Kobe Bryant, What It Takes To Be Successful (In The NBA)
Posted by Charlie Recksieck
Part 1: The NBA
I happened to be in Los Angeles that weekend and the night before just happened to be discussing Kobe Bryant with a close friend of mine. We were talking about how Lakers fans are, in large part, a Kobe-centric fan base, sometimes to the exclusion of even Lebron James who's currently on the roster.
I mentioned that I think Kobe in the prime of his career seemed like he would be a tough person to be a teammate with. Though in his last few years in the league he definitely mellowed and post-retirement took his role as a mentor to younger players throughout the NBA very seriously.
Why I'm writing about Kobe Bryant in a business-related blog is that his passion in life was winning & he was incredibly thoughtful and reflective about how one puts oneself in a position to win.
A Moment About Kobe's Work Ethic
Here while we discuss what it takes to win and Kobe Bryant, the area of interest (and what interested Kobe) was how he motivates his teammates. As for his personal preparation and work ethic, Kobe was unrivaled.
Even the greatest baskeball players fall short in comparison to Michael Jordan when it comes to being the best ever - and thought Kobe gave it a great run (perhaps the best of all of the "next Jordan"s), his body of work doesn't quite get to MJ's level; which leaves Kobe somewhere around the 5th to 12th best basketball player of all time. He got there with what's often described as an "insane" drive and work ethic in how Bryant worked on his game. Jordan himself said "Kobe's the only one to have done the work" just as he had.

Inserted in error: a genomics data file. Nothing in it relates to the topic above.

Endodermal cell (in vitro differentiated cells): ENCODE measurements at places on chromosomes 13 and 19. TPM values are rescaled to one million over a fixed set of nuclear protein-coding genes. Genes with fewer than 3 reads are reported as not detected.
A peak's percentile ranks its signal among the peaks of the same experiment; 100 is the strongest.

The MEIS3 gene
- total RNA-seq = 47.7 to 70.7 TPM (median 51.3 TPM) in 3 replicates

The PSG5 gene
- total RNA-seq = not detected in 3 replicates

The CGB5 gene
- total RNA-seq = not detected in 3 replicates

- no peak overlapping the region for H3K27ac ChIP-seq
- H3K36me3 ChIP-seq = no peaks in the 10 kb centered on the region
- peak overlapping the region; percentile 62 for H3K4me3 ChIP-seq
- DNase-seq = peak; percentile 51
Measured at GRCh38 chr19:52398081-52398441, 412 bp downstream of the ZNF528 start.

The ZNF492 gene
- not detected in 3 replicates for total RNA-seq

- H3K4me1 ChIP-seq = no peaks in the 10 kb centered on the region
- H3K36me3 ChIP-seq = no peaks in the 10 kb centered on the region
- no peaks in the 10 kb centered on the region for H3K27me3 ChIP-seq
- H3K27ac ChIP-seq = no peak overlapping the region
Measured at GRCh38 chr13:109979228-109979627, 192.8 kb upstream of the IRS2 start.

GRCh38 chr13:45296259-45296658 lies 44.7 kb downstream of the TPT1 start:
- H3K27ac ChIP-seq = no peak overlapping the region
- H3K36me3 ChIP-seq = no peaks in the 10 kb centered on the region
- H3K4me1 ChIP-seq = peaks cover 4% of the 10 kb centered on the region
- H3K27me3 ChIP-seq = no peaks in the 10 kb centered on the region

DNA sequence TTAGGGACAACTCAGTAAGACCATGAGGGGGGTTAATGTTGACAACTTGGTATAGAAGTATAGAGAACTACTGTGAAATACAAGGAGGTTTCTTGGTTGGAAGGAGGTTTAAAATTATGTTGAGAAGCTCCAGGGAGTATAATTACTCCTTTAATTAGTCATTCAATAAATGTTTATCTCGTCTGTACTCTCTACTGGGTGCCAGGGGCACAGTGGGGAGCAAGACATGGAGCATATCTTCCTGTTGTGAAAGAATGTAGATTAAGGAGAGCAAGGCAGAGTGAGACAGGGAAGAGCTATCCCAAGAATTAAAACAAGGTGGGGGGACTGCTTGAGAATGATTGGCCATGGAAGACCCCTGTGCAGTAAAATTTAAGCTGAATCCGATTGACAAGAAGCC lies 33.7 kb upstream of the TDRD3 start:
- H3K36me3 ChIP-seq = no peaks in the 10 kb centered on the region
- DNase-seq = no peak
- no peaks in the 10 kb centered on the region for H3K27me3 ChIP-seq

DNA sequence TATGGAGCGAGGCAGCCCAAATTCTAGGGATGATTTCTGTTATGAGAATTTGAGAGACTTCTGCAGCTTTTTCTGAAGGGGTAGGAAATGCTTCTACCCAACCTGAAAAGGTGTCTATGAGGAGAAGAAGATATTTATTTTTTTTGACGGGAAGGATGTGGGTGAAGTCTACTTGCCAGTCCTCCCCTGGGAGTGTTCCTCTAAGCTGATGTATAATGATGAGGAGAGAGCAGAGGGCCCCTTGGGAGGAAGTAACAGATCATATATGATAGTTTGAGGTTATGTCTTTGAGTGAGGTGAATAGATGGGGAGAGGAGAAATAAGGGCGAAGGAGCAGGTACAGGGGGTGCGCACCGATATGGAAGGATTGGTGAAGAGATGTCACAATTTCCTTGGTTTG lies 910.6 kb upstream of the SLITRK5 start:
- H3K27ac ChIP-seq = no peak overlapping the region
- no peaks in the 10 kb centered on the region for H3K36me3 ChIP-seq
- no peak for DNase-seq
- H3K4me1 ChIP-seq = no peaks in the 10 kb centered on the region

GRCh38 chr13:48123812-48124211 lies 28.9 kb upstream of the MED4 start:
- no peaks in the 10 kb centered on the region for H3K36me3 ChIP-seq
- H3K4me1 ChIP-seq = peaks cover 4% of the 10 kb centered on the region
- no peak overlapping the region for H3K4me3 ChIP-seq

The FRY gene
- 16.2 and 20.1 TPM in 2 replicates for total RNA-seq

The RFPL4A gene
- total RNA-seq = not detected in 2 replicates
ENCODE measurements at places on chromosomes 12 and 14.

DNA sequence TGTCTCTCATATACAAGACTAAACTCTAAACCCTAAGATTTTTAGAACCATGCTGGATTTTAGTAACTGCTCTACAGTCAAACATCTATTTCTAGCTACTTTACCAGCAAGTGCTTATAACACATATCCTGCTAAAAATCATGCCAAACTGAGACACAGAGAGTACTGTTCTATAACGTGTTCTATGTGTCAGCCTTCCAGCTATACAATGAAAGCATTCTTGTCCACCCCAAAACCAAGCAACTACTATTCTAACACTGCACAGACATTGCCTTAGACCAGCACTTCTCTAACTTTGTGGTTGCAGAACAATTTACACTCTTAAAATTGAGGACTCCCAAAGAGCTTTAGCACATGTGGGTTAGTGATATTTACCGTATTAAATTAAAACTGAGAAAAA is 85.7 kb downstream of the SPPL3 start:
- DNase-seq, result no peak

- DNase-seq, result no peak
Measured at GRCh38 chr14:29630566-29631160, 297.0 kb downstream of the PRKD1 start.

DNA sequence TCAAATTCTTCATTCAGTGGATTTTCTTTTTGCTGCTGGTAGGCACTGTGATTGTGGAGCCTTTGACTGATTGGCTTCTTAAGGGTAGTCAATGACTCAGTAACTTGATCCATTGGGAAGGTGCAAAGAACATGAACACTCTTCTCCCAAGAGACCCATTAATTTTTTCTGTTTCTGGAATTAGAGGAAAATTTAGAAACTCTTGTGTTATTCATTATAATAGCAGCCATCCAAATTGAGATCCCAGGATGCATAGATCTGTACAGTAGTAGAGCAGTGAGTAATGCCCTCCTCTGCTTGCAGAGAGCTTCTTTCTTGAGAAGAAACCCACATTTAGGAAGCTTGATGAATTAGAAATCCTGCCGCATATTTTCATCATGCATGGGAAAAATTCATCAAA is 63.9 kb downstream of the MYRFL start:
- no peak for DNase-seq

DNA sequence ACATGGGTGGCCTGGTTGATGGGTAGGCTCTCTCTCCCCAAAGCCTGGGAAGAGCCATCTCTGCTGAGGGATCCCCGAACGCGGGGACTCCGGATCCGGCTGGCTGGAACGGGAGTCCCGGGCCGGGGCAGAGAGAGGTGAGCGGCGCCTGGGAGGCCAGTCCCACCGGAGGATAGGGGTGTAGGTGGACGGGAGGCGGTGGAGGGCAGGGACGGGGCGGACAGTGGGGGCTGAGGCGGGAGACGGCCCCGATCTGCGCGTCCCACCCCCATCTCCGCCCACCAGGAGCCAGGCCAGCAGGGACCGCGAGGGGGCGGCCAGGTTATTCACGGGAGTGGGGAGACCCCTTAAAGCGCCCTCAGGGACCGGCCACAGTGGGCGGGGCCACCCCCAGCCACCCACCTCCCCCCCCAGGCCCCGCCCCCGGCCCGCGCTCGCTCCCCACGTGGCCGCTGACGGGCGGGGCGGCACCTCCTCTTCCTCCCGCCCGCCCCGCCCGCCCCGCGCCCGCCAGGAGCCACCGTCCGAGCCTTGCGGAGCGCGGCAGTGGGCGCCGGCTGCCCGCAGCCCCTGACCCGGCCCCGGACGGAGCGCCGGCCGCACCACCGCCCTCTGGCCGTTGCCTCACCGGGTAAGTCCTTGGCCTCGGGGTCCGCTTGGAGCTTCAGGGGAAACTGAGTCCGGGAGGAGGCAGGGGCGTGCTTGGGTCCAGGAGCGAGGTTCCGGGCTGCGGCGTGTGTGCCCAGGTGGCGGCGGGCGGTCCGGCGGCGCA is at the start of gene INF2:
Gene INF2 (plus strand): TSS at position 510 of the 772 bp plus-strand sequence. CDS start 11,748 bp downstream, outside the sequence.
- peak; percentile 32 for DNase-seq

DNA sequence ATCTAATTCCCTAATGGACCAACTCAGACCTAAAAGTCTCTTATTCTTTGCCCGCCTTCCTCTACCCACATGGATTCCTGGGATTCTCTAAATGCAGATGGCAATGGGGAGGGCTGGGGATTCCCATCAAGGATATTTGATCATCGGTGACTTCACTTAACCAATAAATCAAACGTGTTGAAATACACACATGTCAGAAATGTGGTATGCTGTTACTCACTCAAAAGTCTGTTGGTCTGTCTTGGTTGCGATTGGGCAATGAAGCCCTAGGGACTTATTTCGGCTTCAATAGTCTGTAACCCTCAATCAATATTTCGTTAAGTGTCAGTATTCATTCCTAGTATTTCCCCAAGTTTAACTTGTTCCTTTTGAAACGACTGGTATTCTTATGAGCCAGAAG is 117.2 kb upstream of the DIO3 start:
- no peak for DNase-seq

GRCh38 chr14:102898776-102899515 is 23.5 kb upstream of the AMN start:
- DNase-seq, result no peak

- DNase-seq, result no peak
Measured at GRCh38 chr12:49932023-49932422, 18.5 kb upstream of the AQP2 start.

Bryant's work ethic is described here, appropriately with 24 (his jersey number) points.
Kobe's (Unfair?) Ball Hog Reputation
We all understand that hard work pays off in any field. But the more philosophically interesting aspect of Kobe Bryant's obsession with winning was has approach towards how to get his teammates to help him win.
Throughout a lot of his career, Kobe did have a widespread reputation for being a "ball-stopper" (meaning the ball stopped getting passed when it got to him) and a proponent of "hero ball" (going 1-on-1 instead of running through a team offense). The 2008 Celtics beat Kobe's Lakers in the NBA Finals largely by counting on Kobe's tendency to force it, even against 2 or 3 defenders.
Upon Kobe's retirement announcement in 2016, Seth Meyers had this joke in his monologue: "Tomorrow night will be Kobe Bryant’s last NBA game. He says he’s looking forward to retirement and his teammates are looking forward to finding out what the ball feels like."
Trying To Motivate Teammates
Some teammates thrived with Kobe in the Lakers' early 2000s heyday. Shaquille O'Neal had a complicated relationship with Kobe and certainly wasn't going to be pushed around. But O'Neal and Bryant were never as good separately as they were with each other. Players like Robert Horry, Rick Fox and Derek Fisher earned Kobe's trust and respect.
But some players didn't love Kobe's 2000's leadership style. All-Star center Dwight Howard's perennial underachiever reputation didn't sit well with the Mamba and eventually blew up what could have been the last relevant championship-worthy Lakers seasons. Calling out a teammate publicly was a tool in Kobe's motivational toolbox, as exemplified here towards All-Star Laker Pau Gasol.
Deeper Look Into Kobe's Motivational Philosophy
But if you really want to understand Kobe's explanations of what he was doing with teammates, read this great 2012 article from Bill Simmons on the subject and listen to this terrific podcast from Simmons just a few days ago.
Kobe definitely cared more about winning than being liked. He could be charming and fun when he wanted to. But he deliberately just wanted to do whatever he could to win; if that meant being tough on teammates, fine - or if he had to wear a funny hat and speak French to get his teammates to win, then I'm sure he would have done that.